"If you get your products out the door fast you are making money these days," a former HK employee said. "And I know that HK does."
The company's ties to the NRA remain murky, but as Tom Vanden Berk, a lobbyist for stricter gun laws, put it: "The NRA was hijacked by the weapons industry – there is no difference." Others might not put it that bluntly, but no one doubts close ties between industry and lobbyist. HK's U.S. president Wayne Weber is a member of the NRA.
"About 20 years ago – the last time major gun control legislation was passed in the United States – the gun industry and the NRA realized that they had an overriding common interest. A number of visionary leaders on both sides then began to fashion a broad and complex alliance between the industry, the NRA, and the National Shooting Sports Foundation (NSSF), which is the nominal industry trade association," said Diaz said, referring to a well-organized grass roots movement, visible in April 2012 after the Senate defeated the already compromised measures to expand gun control.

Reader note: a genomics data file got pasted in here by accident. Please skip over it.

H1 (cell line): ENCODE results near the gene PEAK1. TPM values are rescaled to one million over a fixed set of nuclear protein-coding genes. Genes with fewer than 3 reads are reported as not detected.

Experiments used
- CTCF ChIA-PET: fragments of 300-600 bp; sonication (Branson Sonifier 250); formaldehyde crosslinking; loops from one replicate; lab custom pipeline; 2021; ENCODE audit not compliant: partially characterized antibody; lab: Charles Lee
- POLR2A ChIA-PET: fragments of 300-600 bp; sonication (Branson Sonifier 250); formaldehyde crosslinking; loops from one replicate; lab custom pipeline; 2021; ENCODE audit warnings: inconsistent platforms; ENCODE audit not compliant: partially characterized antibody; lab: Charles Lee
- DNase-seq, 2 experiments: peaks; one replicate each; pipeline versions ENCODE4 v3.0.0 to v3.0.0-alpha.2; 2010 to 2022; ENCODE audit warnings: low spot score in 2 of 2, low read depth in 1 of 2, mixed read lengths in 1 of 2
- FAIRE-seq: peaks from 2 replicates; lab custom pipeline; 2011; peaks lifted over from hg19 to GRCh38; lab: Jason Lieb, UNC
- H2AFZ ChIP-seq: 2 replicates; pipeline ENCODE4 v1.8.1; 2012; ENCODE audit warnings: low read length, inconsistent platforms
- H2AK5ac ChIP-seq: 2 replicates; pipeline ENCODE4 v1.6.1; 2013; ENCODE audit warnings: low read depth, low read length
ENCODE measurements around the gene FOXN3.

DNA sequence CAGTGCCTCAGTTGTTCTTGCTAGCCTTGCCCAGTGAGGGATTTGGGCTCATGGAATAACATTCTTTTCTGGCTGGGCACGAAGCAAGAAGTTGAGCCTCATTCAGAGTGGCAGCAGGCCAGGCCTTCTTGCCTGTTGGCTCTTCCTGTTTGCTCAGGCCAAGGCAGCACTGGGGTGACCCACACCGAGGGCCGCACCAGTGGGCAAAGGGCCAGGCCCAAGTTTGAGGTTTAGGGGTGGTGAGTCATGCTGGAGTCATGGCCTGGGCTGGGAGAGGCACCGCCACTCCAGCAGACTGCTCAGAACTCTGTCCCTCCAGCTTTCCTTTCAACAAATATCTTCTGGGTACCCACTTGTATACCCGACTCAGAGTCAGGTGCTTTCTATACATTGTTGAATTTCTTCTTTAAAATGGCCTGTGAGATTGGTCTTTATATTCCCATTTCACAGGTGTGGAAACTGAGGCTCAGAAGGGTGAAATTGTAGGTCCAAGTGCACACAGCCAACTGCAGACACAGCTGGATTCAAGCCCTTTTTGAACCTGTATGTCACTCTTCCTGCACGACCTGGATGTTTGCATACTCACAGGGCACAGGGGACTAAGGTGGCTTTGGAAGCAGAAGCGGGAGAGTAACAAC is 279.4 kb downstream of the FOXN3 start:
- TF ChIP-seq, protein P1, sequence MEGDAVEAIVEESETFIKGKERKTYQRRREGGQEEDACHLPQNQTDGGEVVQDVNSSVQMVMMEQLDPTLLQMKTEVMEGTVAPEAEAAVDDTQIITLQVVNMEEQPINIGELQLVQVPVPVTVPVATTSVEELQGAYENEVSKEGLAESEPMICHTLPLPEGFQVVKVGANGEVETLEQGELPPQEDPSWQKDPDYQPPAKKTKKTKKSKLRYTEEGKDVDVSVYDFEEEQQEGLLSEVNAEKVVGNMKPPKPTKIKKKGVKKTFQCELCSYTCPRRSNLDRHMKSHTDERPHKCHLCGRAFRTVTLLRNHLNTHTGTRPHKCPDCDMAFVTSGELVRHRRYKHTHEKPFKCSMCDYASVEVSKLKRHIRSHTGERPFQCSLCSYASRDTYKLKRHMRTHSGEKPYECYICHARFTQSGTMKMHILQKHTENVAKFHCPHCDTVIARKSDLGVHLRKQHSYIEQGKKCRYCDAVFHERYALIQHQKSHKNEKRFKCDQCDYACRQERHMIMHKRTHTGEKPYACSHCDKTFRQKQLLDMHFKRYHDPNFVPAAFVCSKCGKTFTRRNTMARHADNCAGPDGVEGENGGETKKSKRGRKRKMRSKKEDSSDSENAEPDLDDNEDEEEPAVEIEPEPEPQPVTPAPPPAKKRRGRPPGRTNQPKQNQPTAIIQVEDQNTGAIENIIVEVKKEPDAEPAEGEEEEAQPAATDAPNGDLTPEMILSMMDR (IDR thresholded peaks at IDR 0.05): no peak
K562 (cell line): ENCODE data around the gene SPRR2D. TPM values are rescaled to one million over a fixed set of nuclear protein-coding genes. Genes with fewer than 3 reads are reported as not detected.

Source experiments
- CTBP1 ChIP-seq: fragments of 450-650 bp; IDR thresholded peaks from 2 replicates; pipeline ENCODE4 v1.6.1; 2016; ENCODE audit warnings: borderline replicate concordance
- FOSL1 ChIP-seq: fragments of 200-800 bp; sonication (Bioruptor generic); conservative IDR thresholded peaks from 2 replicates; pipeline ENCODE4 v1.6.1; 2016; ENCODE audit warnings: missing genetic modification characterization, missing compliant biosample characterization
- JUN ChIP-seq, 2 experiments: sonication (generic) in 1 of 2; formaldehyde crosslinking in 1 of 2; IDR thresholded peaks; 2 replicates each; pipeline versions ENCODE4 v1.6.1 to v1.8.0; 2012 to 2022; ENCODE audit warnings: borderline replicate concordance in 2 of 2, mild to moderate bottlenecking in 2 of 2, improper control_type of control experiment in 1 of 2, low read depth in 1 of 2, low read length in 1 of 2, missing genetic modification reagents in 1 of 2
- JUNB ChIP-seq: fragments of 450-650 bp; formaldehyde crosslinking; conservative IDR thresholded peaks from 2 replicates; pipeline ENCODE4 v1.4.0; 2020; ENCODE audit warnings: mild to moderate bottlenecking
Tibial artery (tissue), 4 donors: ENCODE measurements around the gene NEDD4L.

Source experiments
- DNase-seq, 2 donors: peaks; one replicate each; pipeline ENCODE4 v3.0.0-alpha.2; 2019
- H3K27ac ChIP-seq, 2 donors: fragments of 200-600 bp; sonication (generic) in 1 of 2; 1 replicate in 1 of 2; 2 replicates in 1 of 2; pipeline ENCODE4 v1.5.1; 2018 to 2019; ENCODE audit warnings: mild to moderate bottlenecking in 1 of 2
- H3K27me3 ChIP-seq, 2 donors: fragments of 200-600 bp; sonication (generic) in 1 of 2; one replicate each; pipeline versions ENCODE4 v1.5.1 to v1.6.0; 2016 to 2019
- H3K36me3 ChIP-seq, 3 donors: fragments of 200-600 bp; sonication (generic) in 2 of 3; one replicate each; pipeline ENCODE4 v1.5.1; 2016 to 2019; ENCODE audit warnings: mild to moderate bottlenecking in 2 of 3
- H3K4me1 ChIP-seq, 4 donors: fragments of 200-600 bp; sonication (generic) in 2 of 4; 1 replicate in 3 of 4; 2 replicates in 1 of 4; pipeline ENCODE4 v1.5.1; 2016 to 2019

"It's a reality in this business," said the former employee who worked almost four years as a project manager for HK. He confirmed that every company in the business has to be supportive of the NRA. Smith & Wesson, the American manufacturer, learned this lesson the hard way. In 2000, after the company worked with the Clinton administration on certain gun regulations, the NRA called for a boycott of Smith & Wesson products. The company barely escaped bankruptcy.
The NRA spends millions of its 2011 reported $234 million assets on lobbying against tougher gun laws. With a tight government budget anticipated for years to come, the military market will most likely not expand and so the civilian market becomes more important for all manufacturers, but especially for ones that operates in the small arms segment. Heckler & Koch wants to keep the business of gun-loving going while keeping a low profile. They don't pull the trigger. But they carefully manufacture it.